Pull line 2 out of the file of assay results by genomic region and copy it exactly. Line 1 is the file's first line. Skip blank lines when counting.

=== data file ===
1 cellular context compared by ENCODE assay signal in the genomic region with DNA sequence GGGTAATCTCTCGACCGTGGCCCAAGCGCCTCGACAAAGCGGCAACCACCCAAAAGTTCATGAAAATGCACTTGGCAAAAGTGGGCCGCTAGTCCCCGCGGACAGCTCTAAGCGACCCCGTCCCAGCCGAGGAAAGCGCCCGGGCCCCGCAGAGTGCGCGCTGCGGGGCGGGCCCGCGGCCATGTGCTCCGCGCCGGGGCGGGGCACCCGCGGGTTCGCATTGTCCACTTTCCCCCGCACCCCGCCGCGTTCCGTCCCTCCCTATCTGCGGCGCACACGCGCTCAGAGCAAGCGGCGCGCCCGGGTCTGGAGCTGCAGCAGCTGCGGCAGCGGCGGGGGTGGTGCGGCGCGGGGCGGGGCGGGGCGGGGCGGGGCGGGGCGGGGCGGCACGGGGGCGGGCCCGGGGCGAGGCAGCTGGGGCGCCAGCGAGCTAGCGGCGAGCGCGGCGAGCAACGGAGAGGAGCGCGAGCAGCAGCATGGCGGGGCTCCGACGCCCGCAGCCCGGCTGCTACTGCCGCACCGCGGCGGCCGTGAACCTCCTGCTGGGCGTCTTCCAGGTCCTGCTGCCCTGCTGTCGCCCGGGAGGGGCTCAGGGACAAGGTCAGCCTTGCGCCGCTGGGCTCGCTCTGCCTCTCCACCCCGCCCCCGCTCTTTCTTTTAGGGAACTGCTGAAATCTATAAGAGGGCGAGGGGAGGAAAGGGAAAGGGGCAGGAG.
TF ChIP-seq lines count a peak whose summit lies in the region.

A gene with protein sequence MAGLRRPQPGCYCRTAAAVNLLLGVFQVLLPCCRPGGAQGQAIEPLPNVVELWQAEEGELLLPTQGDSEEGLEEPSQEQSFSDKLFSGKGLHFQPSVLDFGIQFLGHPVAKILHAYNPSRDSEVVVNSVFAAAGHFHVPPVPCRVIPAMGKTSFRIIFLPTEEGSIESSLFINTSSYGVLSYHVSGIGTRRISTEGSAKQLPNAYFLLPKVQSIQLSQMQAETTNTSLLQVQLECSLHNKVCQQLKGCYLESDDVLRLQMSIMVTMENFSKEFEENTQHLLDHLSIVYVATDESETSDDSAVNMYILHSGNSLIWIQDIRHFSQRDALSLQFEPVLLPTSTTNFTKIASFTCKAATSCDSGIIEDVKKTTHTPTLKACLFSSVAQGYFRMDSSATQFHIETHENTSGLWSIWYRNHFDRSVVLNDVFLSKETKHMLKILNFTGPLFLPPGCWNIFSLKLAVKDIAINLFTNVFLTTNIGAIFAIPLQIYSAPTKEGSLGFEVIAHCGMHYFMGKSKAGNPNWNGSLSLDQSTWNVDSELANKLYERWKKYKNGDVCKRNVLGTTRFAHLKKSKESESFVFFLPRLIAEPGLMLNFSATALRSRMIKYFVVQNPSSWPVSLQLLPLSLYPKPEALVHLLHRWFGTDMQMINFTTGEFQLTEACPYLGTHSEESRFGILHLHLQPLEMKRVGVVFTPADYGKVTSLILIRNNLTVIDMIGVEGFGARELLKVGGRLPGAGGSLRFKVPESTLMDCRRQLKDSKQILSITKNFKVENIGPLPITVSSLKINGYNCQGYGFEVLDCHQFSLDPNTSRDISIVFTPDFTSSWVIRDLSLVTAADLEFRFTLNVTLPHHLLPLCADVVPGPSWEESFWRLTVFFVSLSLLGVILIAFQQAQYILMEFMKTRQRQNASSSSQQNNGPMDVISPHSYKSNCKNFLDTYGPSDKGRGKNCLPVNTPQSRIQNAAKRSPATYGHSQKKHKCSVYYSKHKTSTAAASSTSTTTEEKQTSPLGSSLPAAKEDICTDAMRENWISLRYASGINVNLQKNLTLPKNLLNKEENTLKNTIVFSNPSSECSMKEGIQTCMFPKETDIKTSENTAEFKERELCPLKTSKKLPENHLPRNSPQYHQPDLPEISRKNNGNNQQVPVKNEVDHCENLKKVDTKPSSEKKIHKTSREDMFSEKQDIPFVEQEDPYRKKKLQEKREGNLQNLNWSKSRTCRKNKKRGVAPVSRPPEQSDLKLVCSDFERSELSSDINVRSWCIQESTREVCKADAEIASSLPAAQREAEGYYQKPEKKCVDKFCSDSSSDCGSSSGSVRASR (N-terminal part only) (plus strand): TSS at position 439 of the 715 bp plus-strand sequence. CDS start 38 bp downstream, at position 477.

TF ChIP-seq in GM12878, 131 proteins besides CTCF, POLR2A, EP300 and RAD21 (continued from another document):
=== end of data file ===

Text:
TF ChIP-seq lines count a peak whose summit lies in the region.